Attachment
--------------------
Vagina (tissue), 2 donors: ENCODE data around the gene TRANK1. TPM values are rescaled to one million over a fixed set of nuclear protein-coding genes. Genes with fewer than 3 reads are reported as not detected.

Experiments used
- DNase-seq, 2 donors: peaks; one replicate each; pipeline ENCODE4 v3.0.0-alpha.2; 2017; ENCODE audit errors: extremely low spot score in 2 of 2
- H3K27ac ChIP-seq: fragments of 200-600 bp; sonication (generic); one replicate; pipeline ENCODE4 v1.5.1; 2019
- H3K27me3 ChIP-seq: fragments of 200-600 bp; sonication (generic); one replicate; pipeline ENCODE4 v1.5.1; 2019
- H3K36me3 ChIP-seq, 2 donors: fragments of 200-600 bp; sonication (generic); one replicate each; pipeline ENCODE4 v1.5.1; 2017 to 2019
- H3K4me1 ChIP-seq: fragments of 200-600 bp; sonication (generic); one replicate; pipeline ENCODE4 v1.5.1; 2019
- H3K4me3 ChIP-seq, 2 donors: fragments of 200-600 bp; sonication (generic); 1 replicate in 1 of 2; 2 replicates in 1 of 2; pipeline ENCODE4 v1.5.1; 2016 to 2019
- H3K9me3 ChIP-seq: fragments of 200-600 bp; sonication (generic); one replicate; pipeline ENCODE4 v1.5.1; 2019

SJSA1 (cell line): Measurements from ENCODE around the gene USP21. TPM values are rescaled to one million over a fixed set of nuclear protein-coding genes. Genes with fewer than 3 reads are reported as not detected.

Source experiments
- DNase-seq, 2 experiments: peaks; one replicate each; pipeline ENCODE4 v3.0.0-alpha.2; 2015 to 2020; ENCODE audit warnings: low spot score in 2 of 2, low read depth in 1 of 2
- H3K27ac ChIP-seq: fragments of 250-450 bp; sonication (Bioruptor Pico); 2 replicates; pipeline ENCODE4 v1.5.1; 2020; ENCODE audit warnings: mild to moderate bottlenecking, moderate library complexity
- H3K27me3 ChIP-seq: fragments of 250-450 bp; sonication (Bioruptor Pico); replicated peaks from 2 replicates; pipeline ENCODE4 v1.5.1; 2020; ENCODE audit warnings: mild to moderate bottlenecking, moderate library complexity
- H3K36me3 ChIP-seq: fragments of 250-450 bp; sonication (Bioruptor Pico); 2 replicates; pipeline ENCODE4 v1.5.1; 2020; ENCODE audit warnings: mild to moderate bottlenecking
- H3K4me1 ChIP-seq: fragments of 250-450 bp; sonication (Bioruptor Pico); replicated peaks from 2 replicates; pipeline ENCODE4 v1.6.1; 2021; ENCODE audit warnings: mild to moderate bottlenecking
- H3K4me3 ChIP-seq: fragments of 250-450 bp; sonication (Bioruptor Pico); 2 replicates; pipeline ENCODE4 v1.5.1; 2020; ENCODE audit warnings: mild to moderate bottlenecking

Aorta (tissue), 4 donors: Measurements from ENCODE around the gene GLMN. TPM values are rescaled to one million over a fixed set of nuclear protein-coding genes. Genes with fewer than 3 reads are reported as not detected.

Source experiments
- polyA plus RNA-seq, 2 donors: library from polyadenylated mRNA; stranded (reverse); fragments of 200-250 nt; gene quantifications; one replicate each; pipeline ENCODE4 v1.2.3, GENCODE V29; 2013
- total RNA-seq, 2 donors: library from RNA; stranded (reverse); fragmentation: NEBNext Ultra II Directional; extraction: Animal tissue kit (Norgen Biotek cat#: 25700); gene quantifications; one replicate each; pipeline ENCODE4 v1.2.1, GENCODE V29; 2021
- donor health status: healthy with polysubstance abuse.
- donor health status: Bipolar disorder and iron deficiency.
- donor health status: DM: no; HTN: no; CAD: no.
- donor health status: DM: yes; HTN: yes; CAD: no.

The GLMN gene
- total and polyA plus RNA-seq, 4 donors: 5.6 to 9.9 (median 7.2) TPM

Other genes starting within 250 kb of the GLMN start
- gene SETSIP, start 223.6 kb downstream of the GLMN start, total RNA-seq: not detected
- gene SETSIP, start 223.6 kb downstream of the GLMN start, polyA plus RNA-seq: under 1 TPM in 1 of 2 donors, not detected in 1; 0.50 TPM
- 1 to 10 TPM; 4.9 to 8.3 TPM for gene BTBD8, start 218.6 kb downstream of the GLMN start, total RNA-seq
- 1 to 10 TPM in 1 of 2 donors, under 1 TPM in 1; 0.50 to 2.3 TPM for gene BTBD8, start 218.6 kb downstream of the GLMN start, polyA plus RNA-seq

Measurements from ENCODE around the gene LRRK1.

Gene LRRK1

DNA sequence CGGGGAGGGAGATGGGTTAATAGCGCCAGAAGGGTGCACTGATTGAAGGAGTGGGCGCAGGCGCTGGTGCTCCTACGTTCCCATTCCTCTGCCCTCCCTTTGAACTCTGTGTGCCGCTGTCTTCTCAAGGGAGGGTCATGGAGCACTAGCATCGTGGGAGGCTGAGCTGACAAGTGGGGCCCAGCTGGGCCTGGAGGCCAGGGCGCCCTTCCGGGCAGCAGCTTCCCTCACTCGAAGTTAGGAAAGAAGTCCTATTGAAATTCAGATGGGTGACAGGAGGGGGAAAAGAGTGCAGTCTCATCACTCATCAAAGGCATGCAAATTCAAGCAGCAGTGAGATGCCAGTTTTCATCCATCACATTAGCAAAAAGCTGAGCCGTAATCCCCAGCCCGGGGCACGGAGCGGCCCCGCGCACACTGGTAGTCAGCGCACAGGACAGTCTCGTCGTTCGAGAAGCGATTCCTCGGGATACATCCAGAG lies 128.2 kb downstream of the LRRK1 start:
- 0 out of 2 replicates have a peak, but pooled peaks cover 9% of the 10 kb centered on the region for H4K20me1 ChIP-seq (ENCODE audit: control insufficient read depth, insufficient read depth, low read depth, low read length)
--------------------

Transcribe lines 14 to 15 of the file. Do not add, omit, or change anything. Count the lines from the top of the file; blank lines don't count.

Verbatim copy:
- H3K27me3 ChIP-seq: fragments of 250-450 bp; sonication (Bioruptor Pico); replicated peaks from 2 replicates; pipeline ENCODE4 v1.5.1; 2020; ENCODE audit warnings: mild to moderate bottlenecking, moderate library complexity
- H3K36me3 ChIP-seq: fragments of 250-450 bp; sonication (Bioruptor Pico); 2 replicates; pipeline ENCODE4 v1.5.1; 2020; ENCODE audit warnings: mild to moderate bottlenecking